If you crash the car in your own paddock, that's okay -- it's your car, and your paddock. But if you drive irresponsibly on the road, especially a highway, which is a commons of road drivers, you suddenly have the ability to cause a lot more harm.

It's the same with the Internet. If you own a PC, and you connect it to the Internet, you have a responsibility as a citizen of the Internet (and the world, pretty much) to be conscientious to others. An infected PC is not a laughing matter — you’re actively harming someone or something whether you’re aware of it or not. If you're not prepared to take due care, you should be treated like the cops would treat you if you were an unlicensed drive — you shouldn't be allowed on the Internet.

It's a social problem, not a technical one.

Emulation (Games)

3dfx Voodoo Graphic Card Emulation Coming To DOSBox 156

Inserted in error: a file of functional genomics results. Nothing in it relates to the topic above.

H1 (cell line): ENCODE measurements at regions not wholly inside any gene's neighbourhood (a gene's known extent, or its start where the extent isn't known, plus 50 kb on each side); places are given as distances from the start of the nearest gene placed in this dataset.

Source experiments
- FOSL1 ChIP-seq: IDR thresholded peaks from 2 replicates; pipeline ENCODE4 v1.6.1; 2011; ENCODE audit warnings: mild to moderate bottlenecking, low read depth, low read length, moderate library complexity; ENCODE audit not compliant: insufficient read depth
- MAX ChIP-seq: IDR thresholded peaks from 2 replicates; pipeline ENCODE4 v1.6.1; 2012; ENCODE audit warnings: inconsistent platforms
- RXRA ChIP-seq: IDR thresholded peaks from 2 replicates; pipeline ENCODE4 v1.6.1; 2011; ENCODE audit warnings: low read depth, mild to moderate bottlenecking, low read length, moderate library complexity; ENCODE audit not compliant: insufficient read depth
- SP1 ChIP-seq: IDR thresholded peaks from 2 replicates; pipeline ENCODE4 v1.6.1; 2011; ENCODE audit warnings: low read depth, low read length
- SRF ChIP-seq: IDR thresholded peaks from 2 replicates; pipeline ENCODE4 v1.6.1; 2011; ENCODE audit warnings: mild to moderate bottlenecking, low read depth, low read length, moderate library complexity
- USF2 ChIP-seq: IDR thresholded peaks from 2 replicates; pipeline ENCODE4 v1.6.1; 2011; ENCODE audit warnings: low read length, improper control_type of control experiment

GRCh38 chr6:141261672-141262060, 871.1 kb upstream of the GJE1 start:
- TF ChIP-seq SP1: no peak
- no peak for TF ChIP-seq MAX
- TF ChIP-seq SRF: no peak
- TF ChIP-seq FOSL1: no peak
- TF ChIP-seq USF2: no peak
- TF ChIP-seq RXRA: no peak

KingofGnG writes with this excerpt from King Arthur's Den: "One of the forthcoming versions of the best PC-with-DOS emulator out there should include a very important architectural novelty, ie the software implementation of the historical Voodoo Graphics chipset created by 3dfx Interactive in the Nineties. "Kekko", the programmer working on the project with the aid of the DOSBox crew and the coding-capable VOGONS users, says that his aim is the complete and faithful emulation of SST-1, the first Voodoo chipset marketed in 1996 inside the first 3D graphics accelerated cards on the PC."
Privacy

Does A Company Deserve the Same Privacy Rights As You? 379